It is well known that a good Jeff Mills set is like being on a giant space ship made out of techno. Well, a good Senking record is like being on a giant submarine made out of dubstep (and possibly filled with insects). The awesome buzzing, the gorgeously precise, skittering beats, the sonar pings… pretty much everything I said about his last album, 2010’s Pong, applies here. I do miss the spooky vocals of tracks like Breathing Trouble, but then I love a lot of the subtle melodic flourishes in the plinky plonky high-end here. Like the best submarines, this is superbly engineered and great fun to ride in.
I bought this from Boomkat. They call it Electronic (and they pre-emptively plagiarized my submarine simile, too).
I have talked before of the poppy side of Raster-Noton. This record fits that description rather more literally: its glitches are funky, its tracks recognizably songs, and there are real lyrics sung by real people (heavily processed, yes, but then that seems to be normal in today’s autotuned industry). Of course, this is still noted awkwardist Uwe Schmidt, so it’s too spiky to trouble the charts, and it’s all done very knowingly. He’s playing a dangerous game here: this sort of irony can easily become irksome, and with tracks like Stop (Imperialist Pop) he could be accused of wanting to have his cake and eat it. The cover/remix of My Generation (presumably chosen partly on the basis that Roger Daltrey’s stuttering vocal was an early experiment in glitch) also doesn’t quite work for me: it’s just too faithful to the original, at least until the end where instead of descending into a howl of distorted guitars it gets consumed by layers of buzzing electronics. On the whole, though, I like this: I’m a sucker for that precisely articulated Raster sound, and it really is very catchy.
I bought this from Juno. They call it Experimental / Electronic.
This came out at the high-point of what I am, rather facilely, going to refer to as Raster-Noton’s clicks’n’bass period, released in the same month as Alva Noto’s univrs. Following in the pattern of 2010’s Death Of A Typographer, Byetone continues to represent the poppier side of the label, as far as it goes, with some of the catchiest machine-tooled glitch rhythms going. Or perhaps clubbier would be a more accurate term — I could see the awesomely mashed snarling of, say, Helix destroying the right kind of dance floor (possibly literally). Add in some truly monstrous low-end and the result is filthy and fantastic. (Incidentally, album closer Golden Elegy is a rare RN vocal track — but, this being RN, the vocals in question are a rather stern-sounding German guy reciting poetry. My German is close to non-existent, but I’m pretty sure I caught the phrase “kapitalistischer schweingeld”, which should give you flavour.)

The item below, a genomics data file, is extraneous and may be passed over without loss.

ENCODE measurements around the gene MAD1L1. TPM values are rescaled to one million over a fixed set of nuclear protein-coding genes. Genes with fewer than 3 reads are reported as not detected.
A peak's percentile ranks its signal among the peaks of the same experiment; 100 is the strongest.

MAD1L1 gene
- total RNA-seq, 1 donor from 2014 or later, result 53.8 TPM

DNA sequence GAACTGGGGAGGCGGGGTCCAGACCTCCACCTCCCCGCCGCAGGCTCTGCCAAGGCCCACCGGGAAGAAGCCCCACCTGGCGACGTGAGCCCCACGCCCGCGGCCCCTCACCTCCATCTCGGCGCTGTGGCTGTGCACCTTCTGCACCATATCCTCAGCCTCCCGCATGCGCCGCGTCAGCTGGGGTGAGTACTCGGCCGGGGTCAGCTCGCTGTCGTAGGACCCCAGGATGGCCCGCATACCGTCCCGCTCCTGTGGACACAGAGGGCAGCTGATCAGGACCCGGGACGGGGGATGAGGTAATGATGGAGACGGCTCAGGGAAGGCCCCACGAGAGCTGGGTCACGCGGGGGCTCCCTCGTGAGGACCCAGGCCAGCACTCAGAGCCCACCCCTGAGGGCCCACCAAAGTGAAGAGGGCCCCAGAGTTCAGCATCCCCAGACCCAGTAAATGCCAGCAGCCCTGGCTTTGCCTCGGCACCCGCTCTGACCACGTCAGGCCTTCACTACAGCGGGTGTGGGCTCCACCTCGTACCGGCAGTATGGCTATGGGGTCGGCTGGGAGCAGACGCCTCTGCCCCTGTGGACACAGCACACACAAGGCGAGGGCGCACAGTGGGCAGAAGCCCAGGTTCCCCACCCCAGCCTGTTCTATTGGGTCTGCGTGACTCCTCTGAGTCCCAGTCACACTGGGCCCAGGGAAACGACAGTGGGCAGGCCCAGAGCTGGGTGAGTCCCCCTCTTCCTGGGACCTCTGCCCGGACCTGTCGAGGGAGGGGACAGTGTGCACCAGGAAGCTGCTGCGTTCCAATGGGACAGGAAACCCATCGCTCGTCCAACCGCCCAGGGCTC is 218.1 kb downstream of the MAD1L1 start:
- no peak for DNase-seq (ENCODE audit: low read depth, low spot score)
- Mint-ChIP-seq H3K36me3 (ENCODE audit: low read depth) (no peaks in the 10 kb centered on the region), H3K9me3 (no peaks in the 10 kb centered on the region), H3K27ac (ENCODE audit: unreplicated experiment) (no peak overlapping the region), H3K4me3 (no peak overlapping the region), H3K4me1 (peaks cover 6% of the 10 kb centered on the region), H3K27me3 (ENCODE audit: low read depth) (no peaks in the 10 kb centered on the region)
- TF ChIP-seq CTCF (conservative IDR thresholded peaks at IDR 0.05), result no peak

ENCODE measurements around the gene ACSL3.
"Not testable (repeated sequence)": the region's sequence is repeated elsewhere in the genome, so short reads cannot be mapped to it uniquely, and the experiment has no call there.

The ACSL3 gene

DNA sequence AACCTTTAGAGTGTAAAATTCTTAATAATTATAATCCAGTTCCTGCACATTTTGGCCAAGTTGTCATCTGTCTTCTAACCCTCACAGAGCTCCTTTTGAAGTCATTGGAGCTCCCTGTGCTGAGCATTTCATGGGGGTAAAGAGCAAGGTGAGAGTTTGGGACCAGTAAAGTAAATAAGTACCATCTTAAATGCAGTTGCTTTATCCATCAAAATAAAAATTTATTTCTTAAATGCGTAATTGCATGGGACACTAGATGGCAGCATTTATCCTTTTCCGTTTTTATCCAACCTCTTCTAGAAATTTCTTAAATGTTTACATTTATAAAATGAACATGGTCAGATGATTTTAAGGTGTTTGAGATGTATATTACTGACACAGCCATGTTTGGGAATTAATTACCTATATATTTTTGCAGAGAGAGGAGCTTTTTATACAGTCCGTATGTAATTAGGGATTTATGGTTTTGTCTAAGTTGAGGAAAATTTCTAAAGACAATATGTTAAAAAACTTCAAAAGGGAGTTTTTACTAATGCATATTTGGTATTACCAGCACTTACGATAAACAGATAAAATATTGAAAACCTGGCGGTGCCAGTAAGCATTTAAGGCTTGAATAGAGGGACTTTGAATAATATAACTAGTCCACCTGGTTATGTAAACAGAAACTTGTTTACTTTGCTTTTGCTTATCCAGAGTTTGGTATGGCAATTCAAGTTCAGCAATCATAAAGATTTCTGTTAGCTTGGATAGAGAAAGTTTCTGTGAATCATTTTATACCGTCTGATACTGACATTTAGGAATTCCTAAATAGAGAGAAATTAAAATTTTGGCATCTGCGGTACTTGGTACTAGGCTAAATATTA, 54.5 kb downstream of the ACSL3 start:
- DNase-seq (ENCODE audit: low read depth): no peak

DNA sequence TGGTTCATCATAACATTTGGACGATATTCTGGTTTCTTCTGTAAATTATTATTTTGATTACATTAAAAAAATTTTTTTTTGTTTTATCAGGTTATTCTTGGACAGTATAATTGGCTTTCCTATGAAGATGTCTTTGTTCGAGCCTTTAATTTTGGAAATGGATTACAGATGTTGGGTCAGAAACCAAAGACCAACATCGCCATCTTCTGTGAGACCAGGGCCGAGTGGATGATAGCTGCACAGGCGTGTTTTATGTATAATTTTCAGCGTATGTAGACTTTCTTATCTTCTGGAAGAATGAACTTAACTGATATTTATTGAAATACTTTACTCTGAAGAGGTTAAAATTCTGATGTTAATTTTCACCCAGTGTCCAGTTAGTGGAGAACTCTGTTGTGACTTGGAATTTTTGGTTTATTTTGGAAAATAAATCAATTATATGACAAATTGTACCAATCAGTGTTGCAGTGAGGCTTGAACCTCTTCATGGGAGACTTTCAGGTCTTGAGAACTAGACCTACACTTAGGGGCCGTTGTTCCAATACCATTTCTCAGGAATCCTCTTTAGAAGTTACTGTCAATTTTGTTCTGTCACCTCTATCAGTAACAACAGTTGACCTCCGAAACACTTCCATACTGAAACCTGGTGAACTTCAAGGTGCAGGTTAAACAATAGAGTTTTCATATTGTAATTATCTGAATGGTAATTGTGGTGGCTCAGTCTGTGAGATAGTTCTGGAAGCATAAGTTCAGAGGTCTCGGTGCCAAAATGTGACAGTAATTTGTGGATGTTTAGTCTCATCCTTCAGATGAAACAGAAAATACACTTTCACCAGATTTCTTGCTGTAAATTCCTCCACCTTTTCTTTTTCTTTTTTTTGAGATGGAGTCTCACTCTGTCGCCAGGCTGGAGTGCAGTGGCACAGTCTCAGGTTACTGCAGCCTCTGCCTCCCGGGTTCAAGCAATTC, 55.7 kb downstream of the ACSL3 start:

I bought this from Amazon, because I couldn’t find it anywhere else convenient, sorry.
This is seriously deconstructed dub techno, picking up (in album terms) where Tummaa left off. (The move from Leaf to Raster-Noton doesn’t appear to have had a massive effect.) Again, the dominant elements are all recognizable genre staples, but the structure is something quite different. This outing feels possibly less meandering. This is most obvious on Lauma, which is positively driving, albeit in a rather ragged way, like the way the blood crashes around your veins when you’re having a panic reaction — but much of the rest of the time there is a rather calmer sense of purpose. (Also, the tracks mostly clock in at 6–8 minutes rather than Tummaa’s 10+.) I think it’s a small but positive step, and it’s good to hear such a prolific artist continue to innovate.
I bought this from Boomkat. They call it Basic Channel / Dub Techno.
Uh-oh, the king of glitch has got the bass bug. This is ostensibly a follow up to 2008’s unitxt. I think it’s fair to say that this is an altogether dirtier affair. The ultra-precision clicks, blips, and edits are all present and correct, but there’s something grindingly industrial running underneath everything here. The tone is quite varied, ranging from the sinisterly atmospheric to the almost catchy (well, if you’re in the mood to let yourself be caught). Maybe he’s picked up a couple of tricks from RN contributors like Senking or from his collaborations with Ryoji Ikeda… but nobody is like Carsten Nicolai when it comes to constructing a sound which is perfectly mechanical and yet has such a visceral human connection.
I bought this from Boomkat. They call it Electronic.
It’s no exaggeration to say that my first hearing of this duo’s 2005 album Insen, and their concert at the Barbican, were transformative experiences for me. I’ve steered clear of their two subsequent releases, for fear that they would be disappointing (while developing a considerable awe of Carsten Nicolai’s other work, and Raster-Noton in general). But this time, I felt ready.
Within the first few seconds, something new is obvious: there is a wonkiness absent from the earlier work… everything is still very precise, but now sometimes it’s very precisely slurred. Sakamoto’s piano is as achingly perfect as every, its minimalism leaving you craving more. Nicolai has dialled down the glitches which dominated his contributions before, and instead has developed a knack for a subliminal throbbing tunefulness which counterpoints the delicate piano trills. The effect is awesome. My highlight is the eleven-minute Naono, in particular what we might call the second movement: a bassy hum plays a snippet of melody which is constantly resolving itself, a sequence which wouldn’t be out of place in the closing bars of a romantic symphony; this sense of coming home is challenged by persistently questioning piano flourishes, and punctuated by occasional Morse code blips… the timing is perfect, and the overall effect is of a combination of stasis and perpetual motion and I just don’t want it to stop.
I bought this from Boomkat. They call it Home Listening / Modern Classical / Ambient.